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Digital Professionalism 101: Look and Dress Professionally on Your Next Zoom Call

A video call with colleagues is an important time to showcase your professionalism and that you respect yourself and them.
A video call with colleagues is an important time to showcase your professionalism and that you respect yourself and them.

Quarantine may end… eventually. Working remotely will not. You need to know how to look and dress professionally for Zoom and video calls.

As working from home continues to become the new normal for many, the novelty of your team wearing sweats and onesies will continue to wear off, and digital professionalism will set in. 

Just as companies have in-office dress codes and policies, it’s likely new policies will be created to include dressing appropriately for video conferencing. This will be particularly challenging for guys, as many were already less likely to focus on grooming and appearance before this change.

Here’s a guide to looking professional on your next Zoom call.

What to do

It’s easy to think you don’t have to shower or brush your teeth because no one has to smell you or your breath. Try and pretend they can virtually.

People who brush their teeth, floss, or use mouthwash are more likely to smile because they’re not afraid to open their mouths, which sets a better tone for any mood or meeting. That was made up, but there probably is actual science backing that. Since it makes total sense, just go with it.

Here are a couple of things to do before your first call, at least:

Wash your face 

Your face produces oil overnight, so if you don’t wash your face prior to your morning video call, your forehead will be in full shine. Opt for a face cleanser suited for your skin type, and try to avoid your regular bar soap as that could actually increase the amount of oil produced throughout the day.

Comb your hair

Few people have perfect hair when they roll out of bed (shout out to bald guys, good for you!). Hair is an important part of one’s appearance no matter if it’s in person or through a screen, so take a comb or brush, and style your hair. Use your normal products. Pretend you were going into the office.

These two things alone will make you feel better and more put together. Your coworkers will notice.

Bonus: Keep your nails tidy

Your hands are now visible more often. Whether you’re propping your elbows on the desk, talking while using hand gestures in front of your face, or scratching your nose mid-sentence, people can see your nails. Keep your nails tidy, and it will show you care.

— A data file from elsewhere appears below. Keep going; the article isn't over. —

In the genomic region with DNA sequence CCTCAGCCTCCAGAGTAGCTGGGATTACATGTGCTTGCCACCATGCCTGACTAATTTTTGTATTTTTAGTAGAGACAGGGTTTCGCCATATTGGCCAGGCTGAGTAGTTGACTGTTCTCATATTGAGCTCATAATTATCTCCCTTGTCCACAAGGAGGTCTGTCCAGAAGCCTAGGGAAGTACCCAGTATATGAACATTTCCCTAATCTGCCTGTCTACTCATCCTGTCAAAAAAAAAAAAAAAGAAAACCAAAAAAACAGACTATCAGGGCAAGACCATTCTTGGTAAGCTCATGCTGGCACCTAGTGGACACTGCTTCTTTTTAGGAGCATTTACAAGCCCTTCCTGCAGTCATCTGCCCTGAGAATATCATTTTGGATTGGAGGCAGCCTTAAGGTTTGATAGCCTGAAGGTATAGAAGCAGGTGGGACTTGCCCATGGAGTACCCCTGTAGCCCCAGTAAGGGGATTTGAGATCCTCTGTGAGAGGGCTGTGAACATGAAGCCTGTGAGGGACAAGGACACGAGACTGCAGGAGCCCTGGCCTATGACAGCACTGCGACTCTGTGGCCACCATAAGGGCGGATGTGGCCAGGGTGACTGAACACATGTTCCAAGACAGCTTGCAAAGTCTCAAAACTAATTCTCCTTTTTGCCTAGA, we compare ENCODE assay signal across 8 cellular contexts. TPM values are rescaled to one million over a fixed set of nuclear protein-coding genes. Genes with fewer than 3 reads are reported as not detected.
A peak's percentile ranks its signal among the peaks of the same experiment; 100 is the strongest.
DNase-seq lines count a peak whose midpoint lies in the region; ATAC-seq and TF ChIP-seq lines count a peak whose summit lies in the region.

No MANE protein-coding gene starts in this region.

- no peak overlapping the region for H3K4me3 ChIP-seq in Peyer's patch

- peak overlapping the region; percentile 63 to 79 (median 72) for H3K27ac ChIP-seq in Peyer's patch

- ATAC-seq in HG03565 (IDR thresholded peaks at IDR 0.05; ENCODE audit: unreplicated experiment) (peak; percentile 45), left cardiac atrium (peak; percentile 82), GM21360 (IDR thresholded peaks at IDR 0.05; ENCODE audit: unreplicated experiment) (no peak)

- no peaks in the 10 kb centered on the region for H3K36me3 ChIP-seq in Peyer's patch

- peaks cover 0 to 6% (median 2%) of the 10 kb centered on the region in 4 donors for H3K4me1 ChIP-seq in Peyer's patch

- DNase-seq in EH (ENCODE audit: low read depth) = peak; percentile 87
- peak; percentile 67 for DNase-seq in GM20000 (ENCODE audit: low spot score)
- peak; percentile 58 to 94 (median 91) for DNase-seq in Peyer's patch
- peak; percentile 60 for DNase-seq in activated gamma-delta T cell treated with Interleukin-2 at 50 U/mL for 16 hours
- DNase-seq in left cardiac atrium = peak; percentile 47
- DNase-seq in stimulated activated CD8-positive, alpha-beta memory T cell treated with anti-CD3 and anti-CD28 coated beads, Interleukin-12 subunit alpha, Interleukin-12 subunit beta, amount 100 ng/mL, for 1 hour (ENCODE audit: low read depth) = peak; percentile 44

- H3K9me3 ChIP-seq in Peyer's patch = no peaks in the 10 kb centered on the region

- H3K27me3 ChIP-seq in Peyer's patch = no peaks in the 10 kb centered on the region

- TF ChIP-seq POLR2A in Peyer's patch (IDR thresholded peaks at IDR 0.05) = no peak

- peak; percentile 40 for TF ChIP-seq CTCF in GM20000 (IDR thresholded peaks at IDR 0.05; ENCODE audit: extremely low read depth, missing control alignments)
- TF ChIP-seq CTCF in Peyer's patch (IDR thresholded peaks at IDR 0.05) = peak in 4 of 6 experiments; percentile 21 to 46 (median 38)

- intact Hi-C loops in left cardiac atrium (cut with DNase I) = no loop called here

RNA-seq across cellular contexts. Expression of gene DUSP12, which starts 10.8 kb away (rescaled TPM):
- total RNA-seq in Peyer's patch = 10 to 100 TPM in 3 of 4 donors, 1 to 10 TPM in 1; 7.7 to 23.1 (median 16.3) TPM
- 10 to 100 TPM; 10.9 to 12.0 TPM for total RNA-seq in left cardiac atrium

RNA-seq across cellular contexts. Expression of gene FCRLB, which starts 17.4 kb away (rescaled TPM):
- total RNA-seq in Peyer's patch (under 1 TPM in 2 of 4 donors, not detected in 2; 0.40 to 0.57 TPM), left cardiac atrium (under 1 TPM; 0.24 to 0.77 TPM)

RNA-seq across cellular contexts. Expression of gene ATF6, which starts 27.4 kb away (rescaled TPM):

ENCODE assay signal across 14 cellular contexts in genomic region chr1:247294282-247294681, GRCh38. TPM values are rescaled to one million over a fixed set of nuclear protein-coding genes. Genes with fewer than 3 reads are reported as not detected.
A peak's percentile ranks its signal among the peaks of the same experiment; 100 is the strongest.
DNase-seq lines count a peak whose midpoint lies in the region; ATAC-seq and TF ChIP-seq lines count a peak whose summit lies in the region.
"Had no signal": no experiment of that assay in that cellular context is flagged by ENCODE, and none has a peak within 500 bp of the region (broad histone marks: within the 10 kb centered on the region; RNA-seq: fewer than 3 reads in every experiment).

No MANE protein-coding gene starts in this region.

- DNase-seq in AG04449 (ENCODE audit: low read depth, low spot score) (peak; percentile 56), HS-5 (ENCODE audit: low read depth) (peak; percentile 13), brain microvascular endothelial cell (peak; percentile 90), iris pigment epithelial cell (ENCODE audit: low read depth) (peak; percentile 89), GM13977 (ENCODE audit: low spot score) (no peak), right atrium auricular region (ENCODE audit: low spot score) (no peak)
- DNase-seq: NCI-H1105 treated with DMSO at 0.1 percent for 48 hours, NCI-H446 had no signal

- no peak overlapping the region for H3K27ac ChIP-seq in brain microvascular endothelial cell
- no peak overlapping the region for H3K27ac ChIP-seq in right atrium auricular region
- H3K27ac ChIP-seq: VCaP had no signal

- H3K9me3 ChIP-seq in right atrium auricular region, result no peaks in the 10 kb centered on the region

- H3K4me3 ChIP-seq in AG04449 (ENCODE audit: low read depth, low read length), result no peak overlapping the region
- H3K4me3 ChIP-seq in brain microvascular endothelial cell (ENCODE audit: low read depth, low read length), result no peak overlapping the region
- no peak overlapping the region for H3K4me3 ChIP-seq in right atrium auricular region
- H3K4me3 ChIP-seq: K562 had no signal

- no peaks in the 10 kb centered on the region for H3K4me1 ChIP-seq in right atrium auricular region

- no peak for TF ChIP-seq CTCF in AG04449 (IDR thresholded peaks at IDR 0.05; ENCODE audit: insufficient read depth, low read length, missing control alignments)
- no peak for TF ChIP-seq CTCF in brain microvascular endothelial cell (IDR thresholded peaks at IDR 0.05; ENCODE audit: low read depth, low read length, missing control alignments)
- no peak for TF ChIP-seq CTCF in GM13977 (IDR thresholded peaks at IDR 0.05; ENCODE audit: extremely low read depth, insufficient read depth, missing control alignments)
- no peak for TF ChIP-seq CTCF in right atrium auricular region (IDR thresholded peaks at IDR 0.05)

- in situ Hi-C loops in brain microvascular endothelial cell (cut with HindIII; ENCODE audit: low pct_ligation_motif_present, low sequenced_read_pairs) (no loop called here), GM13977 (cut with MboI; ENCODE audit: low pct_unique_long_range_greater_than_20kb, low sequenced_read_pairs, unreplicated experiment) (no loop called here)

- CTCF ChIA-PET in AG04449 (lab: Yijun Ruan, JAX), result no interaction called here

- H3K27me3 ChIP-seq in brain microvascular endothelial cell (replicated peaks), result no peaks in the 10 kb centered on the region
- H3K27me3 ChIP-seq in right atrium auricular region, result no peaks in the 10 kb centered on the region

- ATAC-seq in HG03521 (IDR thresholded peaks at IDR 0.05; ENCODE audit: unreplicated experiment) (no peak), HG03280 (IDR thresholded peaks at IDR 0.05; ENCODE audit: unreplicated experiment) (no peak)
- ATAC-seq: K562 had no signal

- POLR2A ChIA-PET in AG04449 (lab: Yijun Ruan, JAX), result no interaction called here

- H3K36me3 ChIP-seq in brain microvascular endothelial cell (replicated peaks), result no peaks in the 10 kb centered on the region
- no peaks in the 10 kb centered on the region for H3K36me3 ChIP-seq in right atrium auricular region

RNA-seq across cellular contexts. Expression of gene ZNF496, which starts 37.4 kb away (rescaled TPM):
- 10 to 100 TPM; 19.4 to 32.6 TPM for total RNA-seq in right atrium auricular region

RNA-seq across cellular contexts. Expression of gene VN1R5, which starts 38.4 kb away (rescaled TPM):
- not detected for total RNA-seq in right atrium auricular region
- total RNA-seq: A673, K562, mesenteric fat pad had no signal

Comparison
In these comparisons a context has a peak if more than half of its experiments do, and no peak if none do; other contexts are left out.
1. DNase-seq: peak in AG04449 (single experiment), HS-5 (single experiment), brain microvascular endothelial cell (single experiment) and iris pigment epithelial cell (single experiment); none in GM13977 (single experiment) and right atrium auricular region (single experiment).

What to wear

A simple rule to go by is if you are questioning whether an article of clothing is appropriate, assume others will be thinking the same thing. Err on the side of caution and choose something more appropriate.

Not dressed up, not dressed down

While it is easy to wear sweats everyday at home, putting on a polo or button down is the more professional option. Not only will it make you feel like less of a slob, it will show your coworkers you are ready for the day and you plan on working.

Wear pants. You can choose to wear sweatpants, denim, shorts, or whatever you want really, but wear pants. In the event you have to stand up suddenly, or you forget there’s a mirror behind you exposing your bottom half, you should have pants on.

Don’t wear a suit, and skip the tie. Unless instructed otherwise, or giving a formal presentation, ties look strange and unnecessary on a video call. It’s like you’re trying too hard. If you are one of those guys who wears a self-tied bow tie everyday, you can keep at it, and, respect.

Try to match the level of others that will be on the call, or the level of which you had to wear when you were going into the office. A blazer or sports jacket is ok if that was the dress code of those in your past-office life. If you choose a jacket, know that bright colors are distracting, and may not be appropriate for all viewers.